Some of us brave souls are all-year bikers – and we should pat ourselves on the back for that…
But, some are not – and that’s fine as well. Also, the lucky few of us may have more than one steed to ride during the year, so the other may be placed into hibernation.
Storing a bike over winter isn’t a simple case of taking the key out of the ignition and forgetting about it until springtime. The bike needs certain key things done for it to be ready to roll out of the garage when the temperature rises.
Firstly, let’s talk about getting a winter hack. Yes, if you love riding but don’t want to risk your pride and joy in the slippery winter conditions, the idea of getting something you can just get on and ride – and maybe just hose down at the weekends – is attractive.
Winter can be a liberating time for buying bikes… OK – so you may not think maxi-scooters are cool, but a second-hand Burgman, Silverwing or TMAX can start under a grand and they are more practical than bikes for that winter commute. And – don’t laugh at the bloke on an NTV Deauville – he’s still a biker and has a very reliable bike for around £1000 which means his main ride isn’t losing money.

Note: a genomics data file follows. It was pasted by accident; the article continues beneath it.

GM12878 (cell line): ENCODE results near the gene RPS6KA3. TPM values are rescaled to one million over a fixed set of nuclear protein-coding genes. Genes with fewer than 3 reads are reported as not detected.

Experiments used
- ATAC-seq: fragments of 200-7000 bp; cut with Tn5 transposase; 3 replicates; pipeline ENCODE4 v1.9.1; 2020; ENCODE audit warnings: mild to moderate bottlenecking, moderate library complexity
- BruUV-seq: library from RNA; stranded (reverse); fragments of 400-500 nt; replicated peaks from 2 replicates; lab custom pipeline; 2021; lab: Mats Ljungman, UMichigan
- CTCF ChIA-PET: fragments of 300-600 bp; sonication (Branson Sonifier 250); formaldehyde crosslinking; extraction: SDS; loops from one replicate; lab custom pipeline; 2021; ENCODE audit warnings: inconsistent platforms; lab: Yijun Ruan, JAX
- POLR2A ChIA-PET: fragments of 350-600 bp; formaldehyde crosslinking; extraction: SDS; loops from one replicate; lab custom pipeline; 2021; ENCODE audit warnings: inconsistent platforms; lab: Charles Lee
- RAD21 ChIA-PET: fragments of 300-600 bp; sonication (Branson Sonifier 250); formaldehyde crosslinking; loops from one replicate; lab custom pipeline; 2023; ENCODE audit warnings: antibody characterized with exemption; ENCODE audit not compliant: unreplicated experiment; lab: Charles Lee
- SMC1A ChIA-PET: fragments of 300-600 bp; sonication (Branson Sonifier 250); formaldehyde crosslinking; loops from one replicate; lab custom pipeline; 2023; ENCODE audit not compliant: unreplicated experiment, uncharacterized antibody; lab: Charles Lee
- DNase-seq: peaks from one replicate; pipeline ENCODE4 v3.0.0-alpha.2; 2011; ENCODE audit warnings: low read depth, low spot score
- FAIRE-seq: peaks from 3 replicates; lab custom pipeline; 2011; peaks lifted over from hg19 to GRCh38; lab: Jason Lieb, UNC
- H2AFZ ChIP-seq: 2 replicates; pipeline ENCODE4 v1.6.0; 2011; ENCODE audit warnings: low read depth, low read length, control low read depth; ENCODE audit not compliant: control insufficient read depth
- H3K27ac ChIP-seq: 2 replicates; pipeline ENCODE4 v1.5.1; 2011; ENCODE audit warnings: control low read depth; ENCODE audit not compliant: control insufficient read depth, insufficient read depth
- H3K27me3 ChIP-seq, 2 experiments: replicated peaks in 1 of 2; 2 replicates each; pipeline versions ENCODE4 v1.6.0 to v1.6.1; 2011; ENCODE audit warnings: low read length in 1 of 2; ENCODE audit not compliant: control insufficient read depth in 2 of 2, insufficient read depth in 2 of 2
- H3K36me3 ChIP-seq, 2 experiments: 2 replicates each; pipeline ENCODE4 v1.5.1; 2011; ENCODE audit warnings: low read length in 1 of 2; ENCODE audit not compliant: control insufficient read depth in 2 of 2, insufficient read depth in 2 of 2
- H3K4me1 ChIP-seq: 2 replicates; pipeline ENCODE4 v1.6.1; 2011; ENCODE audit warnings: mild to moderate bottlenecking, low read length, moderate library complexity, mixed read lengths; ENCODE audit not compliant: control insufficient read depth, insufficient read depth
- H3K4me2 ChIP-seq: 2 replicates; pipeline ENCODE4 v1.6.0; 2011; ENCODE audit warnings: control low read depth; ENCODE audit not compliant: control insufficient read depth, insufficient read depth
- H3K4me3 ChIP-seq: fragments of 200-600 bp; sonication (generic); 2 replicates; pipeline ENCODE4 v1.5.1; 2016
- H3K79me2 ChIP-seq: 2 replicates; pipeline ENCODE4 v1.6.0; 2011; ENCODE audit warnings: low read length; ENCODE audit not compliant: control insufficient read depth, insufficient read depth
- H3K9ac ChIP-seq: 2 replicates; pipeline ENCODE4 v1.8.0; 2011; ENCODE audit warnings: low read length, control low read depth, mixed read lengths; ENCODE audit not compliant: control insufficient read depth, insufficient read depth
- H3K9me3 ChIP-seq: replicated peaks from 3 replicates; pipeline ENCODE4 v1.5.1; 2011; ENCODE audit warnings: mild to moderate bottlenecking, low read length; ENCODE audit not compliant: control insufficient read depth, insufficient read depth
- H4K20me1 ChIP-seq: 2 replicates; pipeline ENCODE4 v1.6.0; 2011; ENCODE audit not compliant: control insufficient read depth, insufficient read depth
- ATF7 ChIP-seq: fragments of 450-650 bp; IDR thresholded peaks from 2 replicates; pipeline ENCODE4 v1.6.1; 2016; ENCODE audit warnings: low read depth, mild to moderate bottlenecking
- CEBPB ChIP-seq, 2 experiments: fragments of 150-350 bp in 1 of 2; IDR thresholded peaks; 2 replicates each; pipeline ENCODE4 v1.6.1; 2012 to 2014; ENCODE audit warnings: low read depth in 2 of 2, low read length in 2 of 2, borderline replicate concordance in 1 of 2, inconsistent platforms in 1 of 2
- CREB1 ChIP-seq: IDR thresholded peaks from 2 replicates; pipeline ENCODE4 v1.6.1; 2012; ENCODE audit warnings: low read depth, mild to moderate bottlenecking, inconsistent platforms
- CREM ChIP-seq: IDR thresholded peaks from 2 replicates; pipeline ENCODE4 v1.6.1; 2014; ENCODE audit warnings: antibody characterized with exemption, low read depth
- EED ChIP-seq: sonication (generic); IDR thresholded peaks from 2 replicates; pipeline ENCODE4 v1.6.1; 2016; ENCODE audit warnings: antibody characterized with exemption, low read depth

So let’s get back to business: storing your steed – and we reserve the right to say this before we start: we know much of this is either common sense or personal choice. For example: some wouldn’t allow WD-40 on a chain as they fear it may affect the links while others brim the fuel tank and others drain it – do what you think is best. This is merely a guide! Take bits, leave bits…
CLEAN IT WELL
First of all, when you have that final blat on the bike, give yourself plenty of time (and what’s left of the daylight) to give the bike a real, thorough clean.